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Standard & Poor's Ratings Services lowered its long- and short-term sovereign credit ratings on the Kingdom of Bahrain (Bahrain or the Kingdom) to 'A-/A-2' from 'A/A-1' and placed them on CreditWatch with negative implications.
At the same time, we lowered the ratings on the Central Bank of Bahrain and Bahrain Mumtalakat Holding Co., the sovereign wealth fund, to 'A-/A-2' from 'A/A-1' and also placed them on CreditWatch negative. The Transfer and Convertibility Assessment on Bahrain was also changed to 'A' from 'AA-'.
The rating actions reflect S&P's reappraisal of political risks in Bahrain. S&P expect the demonstrations that have taken place over the past month will persist, despite the government's use of force to clear the protesters from central Manama, which has resulted in six deaths and scores of injuries. The protesters, which are mainly from the Shia community, representing just over two-thirds of the Kingdom's nationals, are looking for higher social transfers or subsidies and increased political participation in the government.
Thus far, King Hamad bin Isa Al-Khalifa has requested that his son, the Crown Prince Sheikh Salman bin Hamad Al-Khalifa, start a national dialogue with all concerned parties. Prior to the protests, but following events in Tunisia, the King had also instructed the government to disburse Bahrain dinar (BHD) 1,000 ($2,660) to each of Bahrain's 136,000 households. The government has also increased social spending (inclusive of higher food subsidies) of about BHD157 million ($417 million), which was in excess of that contained in its 2011 budget. Projected higher oil prices and higher oil production volumes should help to offset this new spending, in our view. We project that general government will post deficits (net of social security surpluses of about 1.5 per cent of GDP) less than 2% of GDP this year and next if oil prices remain near $100 per barrel.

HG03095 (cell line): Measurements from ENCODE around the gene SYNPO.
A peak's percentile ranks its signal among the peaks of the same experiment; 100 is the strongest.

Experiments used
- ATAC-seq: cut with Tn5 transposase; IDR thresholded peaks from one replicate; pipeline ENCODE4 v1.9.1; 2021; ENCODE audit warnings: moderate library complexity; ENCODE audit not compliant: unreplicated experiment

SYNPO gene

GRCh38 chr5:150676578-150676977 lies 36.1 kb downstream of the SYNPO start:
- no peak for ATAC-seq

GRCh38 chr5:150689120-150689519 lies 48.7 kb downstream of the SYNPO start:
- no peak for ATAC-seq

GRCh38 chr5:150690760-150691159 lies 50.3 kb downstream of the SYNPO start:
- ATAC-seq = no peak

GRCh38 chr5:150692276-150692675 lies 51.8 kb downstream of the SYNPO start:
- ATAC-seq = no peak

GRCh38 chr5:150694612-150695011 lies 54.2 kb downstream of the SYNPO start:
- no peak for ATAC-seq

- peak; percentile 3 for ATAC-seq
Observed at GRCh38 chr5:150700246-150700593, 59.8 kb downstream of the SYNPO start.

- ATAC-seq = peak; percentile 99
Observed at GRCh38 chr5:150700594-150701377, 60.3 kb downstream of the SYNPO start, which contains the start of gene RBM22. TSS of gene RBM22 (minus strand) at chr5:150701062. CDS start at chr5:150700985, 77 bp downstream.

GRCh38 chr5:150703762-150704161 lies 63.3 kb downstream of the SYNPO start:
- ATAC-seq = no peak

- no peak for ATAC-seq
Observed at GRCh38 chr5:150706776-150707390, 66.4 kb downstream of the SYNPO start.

S&P expect discussions on political reforms to be more protracted than those focused on improving the social safety net. At present, the King appoints the cabinet--about two-thirds of ministers are from his own family--and the upper house of parliament. The lower house, which has fewer powers, is elected. Al Wefaq, the main opposition party, held 18 seats in the 40-seat chamber, until party members walked out in protest of the government's response to the rebellion, on Feb. 15, 2011.
Standard & Poor's aims to resolve the CreditWatch listing within the next three months. "During this time, we expect the course of political events will become clearer, as well as their impact on Bahrain as an offshore financial center and a tourist destination, two important pillars for the economy," said Standard & Poor's credit analyst Mike Noone. Quick resolution of the turmoil, with a limited effect on the economy, could result in the ratings stabilizing at current levels. On the other hand, should we find that the protests have lowered Bahrain's medium-term growth prospects because of spillover effects on the real economy or on the banking sector, we could revise both the long- and short-term ratings to a lower investment-grade level.